Planning Ahead Key to Protecting Parental Rights of Migrants, Nonprofit Justice Network Says

Thousands of children are cut off from their parents each year when the adults are detained by immigration authorities or deported. Sometimes, the children are in school and have no idea that one or both parents have been detained. Later, when the adults fail to show for custody hearings, they may lose their parental rights.

That is the scenario that a nonprofit justice center network wants to change through a public information campaign that it launched in June to make Mexican migrants aware of their rights and of ways they can protect their children and their property, even if they lack immigration documents or legal standing in the United States.

The Appleseed Network campaign, “El Plan Es Tener un Plan” (“The Plan Is to Have a Plan”), was formally launched in Mexico City on June 25. Several human rights and legislative advocates on behalf of the rights of migrants, both Mexicans abroad and non-Mexicans in Mexico, attended the ceremony, along with members of the very popular grupero music band Grupo Bronco, El Gigante de America. The members of Bronco, who have been designated ambassadors for the human rights of migrants by Mexico’s National Commission for Human Rights (CNDH), appear in the videos.

“Right now, the most important thing is to disseminate the material so that the migrants can take steps to protect their children and their assets,” Maru Cortazar, executive director of Appleseed Mexico said of the Spanish-language videos (and) campaign.


She said that she hopes that an arrangement can be reached to broadcast the videos, or shorter segments of them, in the United States.

In the videos, Lupe Esparza and other Bronco members explain that, regardless of immigration status, migrants have human rights and can take legal steps to protect themselves and their families.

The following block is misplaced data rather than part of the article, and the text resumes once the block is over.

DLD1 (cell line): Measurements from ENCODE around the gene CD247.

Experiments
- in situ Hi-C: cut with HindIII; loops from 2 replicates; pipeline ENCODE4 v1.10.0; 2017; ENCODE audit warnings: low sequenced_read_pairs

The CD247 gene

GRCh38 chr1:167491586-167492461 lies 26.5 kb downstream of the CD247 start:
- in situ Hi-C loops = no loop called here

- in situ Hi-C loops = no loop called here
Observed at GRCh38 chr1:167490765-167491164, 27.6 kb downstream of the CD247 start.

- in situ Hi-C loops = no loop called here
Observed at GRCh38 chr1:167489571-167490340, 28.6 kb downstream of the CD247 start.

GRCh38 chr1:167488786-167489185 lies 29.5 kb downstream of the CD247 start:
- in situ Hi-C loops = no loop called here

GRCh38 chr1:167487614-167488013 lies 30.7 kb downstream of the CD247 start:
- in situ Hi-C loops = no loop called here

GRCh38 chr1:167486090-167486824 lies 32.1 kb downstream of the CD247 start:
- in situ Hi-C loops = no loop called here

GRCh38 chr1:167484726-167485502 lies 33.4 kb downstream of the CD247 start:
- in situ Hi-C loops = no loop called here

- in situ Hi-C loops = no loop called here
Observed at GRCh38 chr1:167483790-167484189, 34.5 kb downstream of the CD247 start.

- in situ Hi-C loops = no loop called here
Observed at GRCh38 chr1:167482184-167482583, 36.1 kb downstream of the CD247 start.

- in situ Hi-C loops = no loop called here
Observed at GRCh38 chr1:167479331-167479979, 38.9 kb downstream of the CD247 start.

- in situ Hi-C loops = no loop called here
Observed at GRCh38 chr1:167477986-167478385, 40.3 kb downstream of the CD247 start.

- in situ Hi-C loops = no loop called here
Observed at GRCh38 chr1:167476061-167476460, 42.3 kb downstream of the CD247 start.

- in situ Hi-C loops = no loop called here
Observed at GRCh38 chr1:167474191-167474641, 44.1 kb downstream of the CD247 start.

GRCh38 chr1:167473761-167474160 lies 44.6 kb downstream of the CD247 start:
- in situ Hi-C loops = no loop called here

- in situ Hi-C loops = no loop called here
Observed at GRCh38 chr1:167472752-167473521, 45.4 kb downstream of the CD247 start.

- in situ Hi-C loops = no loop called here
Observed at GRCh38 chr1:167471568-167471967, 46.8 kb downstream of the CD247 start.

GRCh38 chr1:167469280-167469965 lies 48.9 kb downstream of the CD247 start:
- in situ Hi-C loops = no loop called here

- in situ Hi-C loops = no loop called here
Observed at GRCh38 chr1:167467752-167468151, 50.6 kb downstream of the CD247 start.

The campaign calls on migrants to think ahead and assemble the legal documents they might need to protect their rights and their families, according Appleseed Mexico, which developed the public awareness campaign in collaboration with the human rights commission, as part of a larger effort on behalf of migrants in both the United States and Mexico who lack immigration documents.

“If a parent is detained, and they can be in detention for several months, the children remain in foster care,” said Cortazar, who’s nonprofit is part of the Washington, D.C.-based network of 18 legal centers providing research and harnessing pro-bono legal assistance on behalf of social justice issues. If the parents are unable to show up to assert custody of their children, they may lose their parental rights, she added. Thousands of adults have lost their children and have no way to get in touch with them, she said.

Low-cost notarized documents, such as a conditional power of attorney for assets and designation of a temporary guardian for minor children, may sound like really good ideas for parents and property holders generally. But they can spare added headaches when families are unexpectedly split up.

In the case of Mexican-origin families, the parents can also prepare for the unexpected by registering  the U.S.-born children as dual nationals at a Mexican consulate, she said, so the Mexican government can intercede on behalf of the minors’ rights to either be reunited with their parents or remain in the United States while staying in touch with their parents. Families who choose to do so can obtain Mexican government-issued birth certificates and passports that will allow the children to travel to Mexico.

Additionally, people who have acquired property, have savings in a bank, are owed salaries, or tax returns, or alternatively are bound by leases, car loans or credit card agreements, among other debts, should consider legal avenues that they can take to protect their assets and fulfill their obligations to the extent required by law. By being prepared, they can avoid further complicating their situation and incurring legal expenses.

Appleseed Mexico, a HIP grantee and the only one of the Appleseed Network’s justice centers to operate outside the United States, based the public awareness campaign on its 2012 publication in Spanish and English of the manual “Protecting Assets and Child Custody in the Face of Deportation: A Guide for Practitioners Assisting Immigrant Families.”